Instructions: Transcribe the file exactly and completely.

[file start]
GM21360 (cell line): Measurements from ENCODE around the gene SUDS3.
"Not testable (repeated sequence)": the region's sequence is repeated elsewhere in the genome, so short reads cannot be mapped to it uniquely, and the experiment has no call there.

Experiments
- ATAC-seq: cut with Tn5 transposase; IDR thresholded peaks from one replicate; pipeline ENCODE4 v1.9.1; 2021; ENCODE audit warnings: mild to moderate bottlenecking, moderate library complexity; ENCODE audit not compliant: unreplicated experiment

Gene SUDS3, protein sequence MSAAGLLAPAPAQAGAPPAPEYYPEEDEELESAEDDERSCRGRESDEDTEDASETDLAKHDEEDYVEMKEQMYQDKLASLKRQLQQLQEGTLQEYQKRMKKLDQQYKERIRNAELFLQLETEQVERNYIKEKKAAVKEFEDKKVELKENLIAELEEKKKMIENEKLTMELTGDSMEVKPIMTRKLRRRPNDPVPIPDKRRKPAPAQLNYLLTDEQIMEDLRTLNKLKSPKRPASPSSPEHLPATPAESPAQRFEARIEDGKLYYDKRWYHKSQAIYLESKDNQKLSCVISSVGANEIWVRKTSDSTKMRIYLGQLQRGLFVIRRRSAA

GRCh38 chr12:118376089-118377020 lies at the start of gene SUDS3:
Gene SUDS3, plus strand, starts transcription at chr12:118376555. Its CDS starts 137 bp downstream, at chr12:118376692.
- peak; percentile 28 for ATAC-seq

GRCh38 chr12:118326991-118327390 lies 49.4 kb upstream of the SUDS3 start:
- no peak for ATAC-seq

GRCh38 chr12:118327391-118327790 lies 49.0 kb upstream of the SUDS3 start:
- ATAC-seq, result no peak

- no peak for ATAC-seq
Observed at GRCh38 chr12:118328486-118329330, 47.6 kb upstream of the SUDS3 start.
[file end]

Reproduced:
GM21360 (cell line): Measurements from ENCODE around the gene SUDS3.
"Not testable (repeated sequence)": the region's sequence is repeated elsewhere in the genome, so short reads cannot be mapped to it uniquely, and the experiment has no call there.

Experiments
- ATAC-seq: cut with Tn5 transposase; IDR thresholded peaks from one replicate; pipeline ENCODE4 v1.9.1; 2021; ENCODE audit warnings: mild to moderate bottlenecking, moderate library complexity; ENCODE audit not compliant: unreplicated experiment

Gene SUDS3, protein sequence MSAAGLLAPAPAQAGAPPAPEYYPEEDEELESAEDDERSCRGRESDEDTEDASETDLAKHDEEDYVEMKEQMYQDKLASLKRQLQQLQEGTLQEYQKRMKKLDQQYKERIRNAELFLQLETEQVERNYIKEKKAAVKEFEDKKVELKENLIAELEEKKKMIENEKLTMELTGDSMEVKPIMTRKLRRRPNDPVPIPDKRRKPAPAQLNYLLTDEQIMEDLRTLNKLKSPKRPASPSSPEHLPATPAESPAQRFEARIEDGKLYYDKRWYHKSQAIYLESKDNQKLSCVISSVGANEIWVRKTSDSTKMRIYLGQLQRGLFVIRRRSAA

GRCh38 chr12:118376089-118377020 lies at the start of gene SUDS3:
Gene SUDS3, plus strand, starts transcription at chr12:118376555. Its CDS starts 137 bp downstream, at chr12:118376692.
- peak; percentile 28 for ATAC-seq

GRCh38 chr12:118326991-118327390 lies 49.4 kb upstream of the SUDS3 start:
- no peak for ATAC-seq

GRCh38 chr12:118327391-118327790 lies 49.0 kb upstream of the SUDS3 start:
- ATAC-seq, result no peak

- no peak for ATAC-seq
Observed at GRCh38 chr12:118328486-118329330, 47.6 kb upstream of the SUDS3 start.